Keeping with the music theme, here is this week’s ICYMI, last year Latino artists dominated ”YouTube’s top 10 music videos.” 

Photo by Ian Schneider on Unsplash

Two new diversity reports, Women’s March, CEO Action, Apple partners with Malala Fund, Oscars, RENEWPR & more

This week let’s start with two reports that prove (again) that if you want a more innovative and stronger performing company you need diversity.

Here is this report from McKinsey, which expands on the one released in 2015 and which says that, “The business case for diversity continues to be compelling and to have global relevance.”  

FastCompany wrote about this second report titled “Do Pro-Diversity Policies Improve Corporate Innovation?”. The big takeaway is that: “Companies that fulfill all nine positive diversity requirements announce an average of two extra products in any given year, which about doubles the average for a major company (those that tick fewer boxes are less innovative proportionally). Moreover, the researchers find that companies with pro-diversity policies were also more resilient in terms of innovation during the 2008 financial crisis.”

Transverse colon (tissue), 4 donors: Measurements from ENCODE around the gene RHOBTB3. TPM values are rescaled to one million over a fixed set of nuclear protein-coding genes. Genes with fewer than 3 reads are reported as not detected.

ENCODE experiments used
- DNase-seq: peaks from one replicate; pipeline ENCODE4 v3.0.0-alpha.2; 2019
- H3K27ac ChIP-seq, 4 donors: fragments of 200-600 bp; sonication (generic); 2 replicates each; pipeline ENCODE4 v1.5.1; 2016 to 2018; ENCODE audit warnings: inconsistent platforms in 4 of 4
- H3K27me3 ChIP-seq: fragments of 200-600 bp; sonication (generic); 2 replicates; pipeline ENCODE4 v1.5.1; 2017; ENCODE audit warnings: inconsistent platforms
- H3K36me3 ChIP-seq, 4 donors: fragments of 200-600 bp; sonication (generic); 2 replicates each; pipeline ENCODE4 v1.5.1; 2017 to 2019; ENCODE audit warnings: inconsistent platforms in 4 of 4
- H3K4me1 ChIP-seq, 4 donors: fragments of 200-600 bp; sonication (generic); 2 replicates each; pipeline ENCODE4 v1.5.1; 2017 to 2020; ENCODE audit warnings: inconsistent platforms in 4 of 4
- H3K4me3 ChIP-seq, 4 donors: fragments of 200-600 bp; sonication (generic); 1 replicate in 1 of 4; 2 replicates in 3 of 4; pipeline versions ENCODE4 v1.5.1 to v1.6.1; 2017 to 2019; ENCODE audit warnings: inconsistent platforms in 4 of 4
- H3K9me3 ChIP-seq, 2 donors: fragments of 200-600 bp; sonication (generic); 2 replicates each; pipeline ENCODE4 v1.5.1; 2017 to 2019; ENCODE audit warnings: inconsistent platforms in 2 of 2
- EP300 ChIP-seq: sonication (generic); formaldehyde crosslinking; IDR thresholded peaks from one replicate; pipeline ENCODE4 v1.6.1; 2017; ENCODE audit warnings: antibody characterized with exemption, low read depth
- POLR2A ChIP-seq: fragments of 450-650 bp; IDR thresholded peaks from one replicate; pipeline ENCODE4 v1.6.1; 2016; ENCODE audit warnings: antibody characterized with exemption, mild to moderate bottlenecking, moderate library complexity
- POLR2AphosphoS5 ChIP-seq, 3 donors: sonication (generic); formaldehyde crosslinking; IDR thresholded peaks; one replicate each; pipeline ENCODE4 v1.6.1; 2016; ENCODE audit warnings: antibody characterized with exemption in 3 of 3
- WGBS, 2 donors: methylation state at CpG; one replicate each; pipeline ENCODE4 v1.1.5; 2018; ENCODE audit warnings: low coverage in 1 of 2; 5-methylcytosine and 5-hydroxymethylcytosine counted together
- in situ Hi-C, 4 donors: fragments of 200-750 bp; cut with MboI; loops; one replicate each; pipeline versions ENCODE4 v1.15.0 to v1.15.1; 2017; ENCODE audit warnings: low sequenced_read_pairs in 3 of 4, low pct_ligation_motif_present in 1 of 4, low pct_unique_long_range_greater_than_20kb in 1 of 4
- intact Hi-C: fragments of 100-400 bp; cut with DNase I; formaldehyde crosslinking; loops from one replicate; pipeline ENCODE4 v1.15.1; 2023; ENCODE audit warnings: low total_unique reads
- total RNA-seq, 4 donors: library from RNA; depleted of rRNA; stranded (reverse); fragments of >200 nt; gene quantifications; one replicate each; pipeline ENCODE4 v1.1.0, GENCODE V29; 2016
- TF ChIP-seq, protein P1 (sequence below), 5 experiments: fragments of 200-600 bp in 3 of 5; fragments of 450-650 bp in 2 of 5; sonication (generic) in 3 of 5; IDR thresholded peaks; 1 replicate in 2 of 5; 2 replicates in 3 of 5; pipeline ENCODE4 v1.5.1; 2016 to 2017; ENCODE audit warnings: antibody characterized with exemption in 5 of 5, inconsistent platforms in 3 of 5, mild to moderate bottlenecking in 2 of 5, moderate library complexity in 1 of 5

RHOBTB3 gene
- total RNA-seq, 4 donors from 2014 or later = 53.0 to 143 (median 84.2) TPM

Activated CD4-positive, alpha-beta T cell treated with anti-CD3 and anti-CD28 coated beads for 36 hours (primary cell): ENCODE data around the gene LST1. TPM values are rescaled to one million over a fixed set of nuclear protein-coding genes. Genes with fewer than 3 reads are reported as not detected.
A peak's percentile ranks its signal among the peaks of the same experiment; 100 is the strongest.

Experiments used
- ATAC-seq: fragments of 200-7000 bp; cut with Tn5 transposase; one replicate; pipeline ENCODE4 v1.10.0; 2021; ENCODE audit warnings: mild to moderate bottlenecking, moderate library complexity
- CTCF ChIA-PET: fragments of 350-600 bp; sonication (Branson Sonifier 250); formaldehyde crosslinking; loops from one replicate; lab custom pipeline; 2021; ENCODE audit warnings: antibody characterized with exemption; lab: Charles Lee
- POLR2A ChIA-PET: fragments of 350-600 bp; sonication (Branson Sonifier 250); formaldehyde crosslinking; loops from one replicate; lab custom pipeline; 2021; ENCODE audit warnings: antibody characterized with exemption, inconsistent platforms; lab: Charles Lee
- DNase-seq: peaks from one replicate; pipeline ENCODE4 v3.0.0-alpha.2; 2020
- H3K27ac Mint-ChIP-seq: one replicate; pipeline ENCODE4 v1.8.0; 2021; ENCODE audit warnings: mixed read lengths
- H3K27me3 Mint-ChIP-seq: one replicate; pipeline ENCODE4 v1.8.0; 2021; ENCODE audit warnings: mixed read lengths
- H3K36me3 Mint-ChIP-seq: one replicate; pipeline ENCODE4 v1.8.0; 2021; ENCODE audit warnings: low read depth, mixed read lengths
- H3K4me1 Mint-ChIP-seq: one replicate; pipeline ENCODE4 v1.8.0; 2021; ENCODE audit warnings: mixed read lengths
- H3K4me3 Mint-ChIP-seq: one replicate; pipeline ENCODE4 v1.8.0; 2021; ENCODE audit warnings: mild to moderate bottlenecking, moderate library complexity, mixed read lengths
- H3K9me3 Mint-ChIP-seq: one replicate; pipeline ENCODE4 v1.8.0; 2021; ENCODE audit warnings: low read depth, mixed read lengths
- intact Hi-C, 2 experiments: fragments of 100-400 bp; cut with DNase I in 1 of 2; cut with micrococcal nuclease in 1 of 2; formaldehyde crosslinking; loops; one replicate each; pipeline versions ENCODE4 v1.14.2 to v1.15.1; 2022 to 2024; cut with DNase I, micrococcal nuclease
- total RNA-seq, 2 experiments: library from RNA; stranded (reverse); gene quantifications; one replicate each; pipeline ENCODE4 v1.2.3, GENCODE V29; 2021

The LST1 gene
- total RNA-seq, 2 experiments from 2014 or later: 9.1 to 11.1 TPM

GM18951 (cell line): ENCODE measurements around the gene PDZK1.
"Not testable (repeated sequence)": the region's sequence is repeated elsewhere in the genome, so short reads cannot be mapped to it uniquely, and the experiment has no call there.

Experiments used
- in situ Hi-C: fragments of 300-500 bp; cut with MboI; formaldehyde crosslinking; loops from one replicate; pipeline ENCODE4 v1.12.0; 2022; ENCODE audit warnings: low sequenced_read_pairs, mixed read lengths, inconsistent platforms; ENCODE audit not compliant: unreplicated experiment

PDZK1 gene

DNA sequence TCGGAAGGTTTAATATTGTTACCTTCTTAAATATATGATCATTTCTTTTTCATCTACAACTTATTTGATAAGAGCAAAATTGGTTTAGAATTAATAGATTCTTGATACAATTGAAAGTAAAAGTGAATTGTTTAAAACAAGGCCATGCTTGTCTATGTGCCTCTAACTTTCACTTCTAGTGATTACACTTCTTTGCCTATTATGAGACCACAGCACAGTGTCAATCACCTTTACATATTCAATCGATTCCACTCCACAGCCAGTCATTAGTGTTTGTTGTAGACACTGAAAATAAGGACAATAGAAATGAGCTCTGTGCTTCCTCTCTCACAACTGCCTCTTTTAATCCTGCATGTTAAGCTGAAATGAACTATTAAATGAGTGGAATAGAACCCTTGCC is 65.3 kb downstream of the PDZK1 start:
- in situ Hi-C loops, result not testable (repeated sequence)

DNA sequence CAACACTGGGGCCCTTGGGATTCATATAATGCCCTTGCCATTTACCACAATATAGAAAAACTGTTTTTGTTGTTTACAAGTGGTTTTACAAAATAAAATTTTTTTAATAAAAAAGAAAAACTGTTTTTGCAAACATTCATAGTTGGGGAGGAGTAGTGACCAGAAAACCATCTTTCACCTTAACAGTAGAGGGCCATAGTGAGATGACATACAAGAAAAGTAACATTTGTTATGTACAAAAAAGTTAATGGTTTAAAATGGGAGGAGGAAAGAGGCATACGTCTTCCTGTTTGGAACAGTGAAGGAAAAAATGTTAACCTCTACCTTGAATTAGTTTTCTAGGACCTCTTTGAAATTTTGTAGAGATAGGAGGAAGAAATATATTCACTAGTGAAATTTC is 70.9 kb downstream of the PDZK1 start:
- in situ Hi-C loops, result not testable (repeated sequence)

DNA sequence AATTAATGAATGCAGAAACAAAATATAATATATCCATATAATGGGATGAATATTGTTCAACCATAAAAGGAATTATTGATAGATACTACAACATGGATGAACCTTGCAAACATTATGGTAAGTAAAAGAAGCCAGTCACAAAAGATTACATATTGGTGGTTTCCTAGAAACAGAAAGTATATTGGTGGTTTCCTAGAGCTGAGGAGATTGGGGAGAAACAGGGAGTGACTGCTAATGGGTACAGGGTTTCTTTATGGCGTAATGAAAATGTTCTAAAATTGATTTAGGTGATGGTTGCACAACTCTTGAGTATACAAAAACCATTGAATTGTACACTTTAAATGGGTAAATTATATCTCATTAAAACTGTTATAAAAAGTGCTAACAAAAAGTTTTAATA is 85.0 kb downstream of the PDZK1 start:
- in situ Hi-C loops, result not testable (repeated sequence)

The Sunday shows did not focus much of their time on the Women’s March this year…let’s keep that in mind as you read this headline, How the Women’s March Is Turning Protesters Into Politicians.” 

As you may recall, last year the CEO Action Pledge for Diversity and Inclusion (CEO Action) was announced. Today it has more than 350 member companies representing 85 different industries. The group recently convened C-level executives to discuss their efforts, more information here